GraphCom: A multidimensional measure of graphic complexity applied to 131 written languages

Li Yun Chang*, Yen Chi Chen, Charles A. Perfetti

*Corresponding author for this work

Research output: Contribution to journalArticlepeer-review

68 Citations (Scopus)


We report a new multidimensional measure of visual complexity (GraphCom) that captures variability in the complexity of graphs within and across writing systems. We applied the measure to 131 written languages, allowing comparisons of complexity and providing a basis for empirical testing of GraphCom. The measure includes four dimensions whose value in capturing the different visual properties of graphs had been demonstrated in prior reading research—(1) perimetric complexity, sensitive to the ratio of a written form to its surrounding white space (Pelli, Burns, Farell, & Moore-Page, 2006); (2) number of disconnected components, sensitive to discontinuity (Gibson, 1969); (3) number of connected points, sensitive to continuity (Lanthier, Risko, Stolz, & Besner, 2009); and (4) number of simple features, sensitive to the strokes that compose graphs (Wu, Zhou, & Shu, 1999). In our analysis of the complexity of 21,550 graphs, we (a) determined the complexity variation across writing systems along each dimension, (b) examined the relationships among complexity patterns within and across writing systems, and (c) compared the dimensions in their abilities to differentiate the graphs from different writing systems, in order to predict human perceptual judgments (n = 180) of graphs with varying complexity. The results from the computational and experimental comparisons showed that GraphCom provides a measure of graphic complexity that exceeds previous measures in its empirical validation. The measure can be universally applied across writing systems, providing a research tool for studies of reading and writing.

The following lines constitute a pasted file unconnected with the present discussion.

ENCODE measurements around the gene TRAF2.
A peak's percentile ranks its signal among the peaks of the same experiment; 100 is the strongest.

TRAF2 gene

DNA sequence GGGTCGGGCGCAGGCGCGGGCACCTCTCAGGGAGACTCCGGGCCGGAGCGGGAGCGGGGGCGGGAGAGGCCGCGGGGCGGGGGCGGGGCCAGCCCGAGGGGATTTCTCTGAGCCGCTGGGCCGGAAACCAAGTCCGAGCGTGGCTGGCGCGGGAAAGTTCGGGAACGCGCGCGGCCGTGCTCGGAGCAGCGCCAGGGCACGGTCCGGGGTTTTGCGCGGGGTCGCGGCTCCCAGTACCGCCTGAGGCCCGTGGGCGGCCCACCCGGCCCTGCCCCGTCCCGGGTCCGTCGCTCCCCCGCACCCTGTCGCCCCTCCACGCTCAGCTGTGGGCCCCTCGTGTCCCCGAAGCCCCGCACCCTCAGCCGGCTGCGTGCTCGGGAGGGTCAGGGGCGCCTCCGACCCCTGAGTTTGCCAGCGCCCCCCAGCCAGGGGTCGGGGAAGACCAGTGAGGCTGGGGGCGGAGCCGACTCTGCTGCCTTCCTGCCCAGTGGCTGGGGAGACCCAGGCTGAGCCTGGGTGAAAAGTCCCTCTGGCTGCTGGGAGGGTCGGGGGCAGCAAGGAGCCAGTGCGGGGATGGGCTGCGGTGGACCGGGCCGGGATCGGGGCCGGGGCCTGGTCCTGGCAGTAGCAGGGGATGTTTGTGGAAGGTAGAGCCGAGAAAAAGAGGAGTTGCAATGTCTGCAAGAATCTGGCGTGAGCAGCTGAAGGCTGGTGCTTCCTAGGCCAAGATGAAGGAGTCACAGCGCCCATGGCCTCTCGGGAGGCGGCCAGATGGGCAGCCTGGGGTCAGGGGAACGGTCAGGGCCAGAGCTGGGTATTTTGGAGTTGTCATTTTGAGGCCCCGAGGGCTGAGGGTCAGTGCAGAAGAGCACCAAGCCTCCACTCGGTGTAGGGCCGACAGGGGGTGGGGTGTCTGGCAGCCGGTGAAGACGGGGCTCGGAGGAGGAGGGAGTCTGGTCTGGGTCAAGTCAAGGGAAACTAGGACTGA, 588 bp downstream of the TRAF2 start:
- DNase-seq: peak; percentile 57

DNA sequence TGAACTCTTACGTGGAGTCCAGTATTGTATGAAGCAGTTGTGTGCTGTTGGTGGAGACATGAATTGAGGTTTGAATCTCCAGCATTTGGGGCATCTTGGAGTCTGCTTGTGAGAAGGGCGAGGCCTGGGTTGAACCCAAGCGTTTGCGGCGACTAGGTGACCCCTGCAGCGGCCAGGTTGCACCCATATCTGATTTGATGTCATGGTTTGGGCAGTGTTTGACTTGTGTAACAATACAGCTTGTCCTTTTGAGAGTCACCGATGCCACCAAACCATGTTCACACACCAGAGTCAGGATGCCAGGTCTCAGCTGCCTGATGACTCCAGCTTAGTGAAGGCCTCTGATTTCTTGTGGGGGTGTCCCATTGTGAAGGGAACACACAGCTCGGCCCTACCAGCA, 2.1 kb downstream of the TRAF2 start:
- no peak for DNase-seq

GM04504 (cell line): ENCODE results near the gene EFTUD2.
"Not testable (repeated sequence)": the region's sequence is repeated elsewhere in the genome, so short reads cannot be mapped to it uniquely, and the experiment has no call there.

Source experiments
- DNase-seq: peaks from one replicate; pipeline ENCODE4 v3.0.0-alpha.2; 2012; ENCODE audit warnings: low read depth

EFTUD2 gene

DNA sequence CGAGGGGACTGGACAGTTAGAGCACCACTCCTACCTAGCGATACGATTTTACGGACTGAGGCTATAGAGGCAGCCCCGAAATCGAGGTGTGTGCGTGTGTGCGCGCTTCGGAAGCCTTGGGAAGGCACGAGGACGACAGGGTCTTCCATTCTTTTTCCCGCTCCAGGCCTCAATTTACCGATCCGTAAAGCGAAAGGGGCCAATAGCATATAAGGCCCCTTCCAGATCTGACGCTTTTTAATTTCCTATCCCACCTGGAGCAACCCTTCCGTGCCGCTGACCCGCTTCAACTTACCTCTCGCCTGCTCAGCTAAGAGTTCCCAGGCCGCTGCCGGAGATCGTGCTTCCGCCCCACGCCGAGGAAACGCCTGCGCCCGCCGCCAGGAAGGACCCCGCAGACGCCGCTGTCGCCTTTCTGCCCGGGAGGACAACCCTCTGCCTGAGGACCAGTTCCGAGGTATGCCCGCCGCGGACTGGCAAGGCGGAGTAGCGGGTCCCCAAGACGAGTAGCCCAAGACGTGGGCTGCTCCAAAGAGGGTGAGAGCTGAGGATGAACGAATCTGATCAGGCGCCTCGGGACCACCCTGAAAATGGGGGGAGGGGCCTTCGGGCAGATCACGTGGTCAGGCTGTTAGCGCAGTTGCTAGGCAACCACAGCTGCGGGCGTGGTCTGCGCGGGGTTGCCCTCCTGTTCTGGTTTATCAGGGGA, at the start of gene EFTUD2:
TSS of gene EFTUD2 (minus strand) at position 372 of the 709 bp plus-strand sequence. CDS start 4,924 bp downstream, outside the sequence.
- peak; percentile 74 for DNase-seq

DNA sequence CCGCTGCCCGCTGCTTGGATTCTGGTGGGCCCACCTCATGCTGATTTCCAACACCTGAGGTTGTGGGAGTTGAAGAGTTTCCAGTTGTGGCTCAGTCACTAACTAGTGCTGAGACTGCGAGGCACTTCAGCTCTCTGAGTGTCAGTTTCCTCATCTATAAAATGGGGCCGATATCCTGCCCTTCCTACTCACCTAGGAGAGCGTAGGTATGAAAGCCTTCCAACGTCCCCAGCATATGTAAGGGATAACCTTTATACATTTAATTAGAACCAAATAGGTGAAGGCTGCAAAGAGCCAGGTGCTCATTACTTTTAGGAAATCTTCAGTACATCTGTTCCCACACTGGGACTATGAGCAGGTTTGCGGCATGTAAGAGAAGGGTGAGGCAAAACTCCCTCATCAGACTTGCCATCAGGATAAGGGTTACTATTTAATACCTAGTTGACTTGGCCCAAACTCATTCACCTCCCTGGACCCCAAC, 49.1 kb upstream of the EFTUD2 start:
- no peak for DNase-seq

Original languageEnglish
Pages (from-to)427-449
Number of pages23
JournalBehavior Research Methods
Issue number1
Publication statusPublished - 2018 Feb 1


  • Connected points
  • Disconnected component
  • Gestalt principles
  • Graphic complexity
  • Perimetric complexity
  • Simple features
  • Writing systems

ASJC Scopus subject areas

  • Experimental and Cognitive Psychology
  • Developmental and Educational Psychology
  • Arts and Humanities (miscellaneous)
  • Psychology (miscellaneous)
  • General Psychology


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